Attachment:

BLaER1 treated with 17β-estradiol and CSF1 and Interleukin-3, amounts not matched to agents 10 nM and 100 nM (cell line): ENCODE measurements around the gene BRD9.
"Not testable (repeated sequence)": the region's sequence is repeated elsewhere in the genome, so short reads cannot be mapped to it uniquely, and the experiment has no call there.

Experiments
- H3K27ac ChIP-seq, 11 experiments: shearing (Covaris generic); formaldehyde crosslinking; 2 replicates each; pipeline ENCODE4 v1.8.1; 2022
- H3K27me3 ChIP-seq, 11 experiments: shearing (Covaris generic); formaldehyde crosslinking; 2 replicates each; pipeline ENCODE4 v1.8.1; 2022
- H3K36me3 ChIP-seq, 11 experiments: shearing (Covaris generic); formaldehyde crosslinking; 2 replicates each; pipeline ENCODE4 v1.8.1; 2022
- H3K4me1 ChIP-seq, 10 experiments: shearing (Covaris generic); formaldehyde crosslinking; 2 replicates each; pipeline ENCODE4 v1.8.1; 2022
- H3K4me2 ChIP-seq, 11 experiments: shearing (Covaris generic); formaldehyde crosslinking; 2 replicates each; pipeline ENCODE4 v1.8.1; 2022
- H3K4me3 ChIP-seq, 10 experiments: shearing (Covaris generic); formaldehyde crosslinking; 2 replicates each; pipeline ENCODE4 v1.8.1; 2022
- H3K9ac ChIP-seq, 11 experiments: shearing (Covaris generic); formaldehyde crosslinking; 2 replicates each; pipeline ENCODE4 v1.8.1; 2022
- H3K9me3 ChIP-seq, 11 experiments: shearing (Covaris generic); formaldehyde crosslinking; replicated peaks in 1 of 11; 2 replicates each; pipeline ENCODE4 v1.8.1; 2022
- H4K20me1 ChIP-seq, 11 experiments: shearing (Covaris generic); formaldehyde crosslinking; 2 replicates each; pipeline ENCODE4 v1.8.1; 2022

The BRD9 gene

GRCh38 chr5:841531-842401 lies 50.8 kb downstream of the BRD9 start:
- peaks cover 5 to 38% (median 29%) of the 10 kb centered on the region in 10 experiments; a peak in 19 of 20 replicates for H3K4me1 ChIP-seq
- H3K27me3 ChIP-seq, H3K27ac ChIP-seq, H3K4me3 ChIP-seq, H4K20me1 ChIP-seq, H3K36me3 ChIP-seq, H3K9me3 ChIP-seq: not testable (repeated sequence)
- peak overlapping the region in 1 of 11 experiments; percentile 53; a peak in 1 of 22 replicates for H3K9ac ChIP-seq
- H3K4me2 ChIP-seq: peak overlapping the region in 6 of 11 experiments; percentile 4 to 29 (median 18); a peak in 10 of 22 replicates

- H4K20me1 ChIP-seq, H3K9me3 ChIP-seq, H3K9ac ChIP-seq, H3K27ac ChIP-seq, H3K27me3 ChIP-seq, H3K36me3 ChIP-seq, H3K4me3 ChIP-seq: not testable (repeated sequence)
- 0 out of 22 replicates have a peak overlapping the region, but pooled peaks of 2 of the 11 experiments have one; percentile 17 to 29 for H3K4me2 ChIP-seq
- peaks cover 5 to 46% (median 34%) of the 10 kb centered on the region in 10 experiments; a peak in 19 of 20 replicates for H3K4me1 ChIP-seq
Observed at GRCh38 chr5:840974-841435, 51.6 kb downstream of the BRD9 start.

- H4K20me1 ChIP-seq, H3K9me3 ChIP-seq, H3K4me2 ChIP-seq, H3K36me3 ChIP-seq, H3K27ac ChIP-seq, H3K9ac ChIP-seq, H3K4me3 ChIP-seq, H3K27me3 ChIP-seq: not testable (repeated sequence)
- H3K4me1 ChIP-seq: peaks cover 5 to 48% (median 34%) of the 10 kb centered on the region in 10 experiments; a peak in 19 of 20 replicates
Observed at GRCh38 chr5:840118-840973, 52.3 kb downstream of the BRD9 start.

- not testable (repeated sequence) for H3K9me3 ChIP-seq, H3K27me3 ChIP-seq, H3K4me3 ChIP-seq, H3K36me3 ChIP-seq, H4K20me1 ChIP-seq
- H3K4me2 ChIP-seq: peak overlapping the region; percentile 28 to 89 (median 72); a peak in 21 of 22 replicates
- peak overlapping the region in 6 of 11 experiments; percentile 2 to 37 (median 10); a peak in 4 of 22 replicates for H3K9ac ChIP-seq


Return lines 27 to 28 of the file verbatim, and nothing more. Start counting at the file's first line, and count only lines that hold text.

- H3K4me2 ChIP-seq: peak overlapping the region; percentile 28 to 89 (median 72); a peak in 21 of 22 replicates
- peak overlapping the region in 6 of 11 experiments; percentile 2 to 37 (median 10); a peak in 4 of 22 replicates for H3K9ac ChIP-seq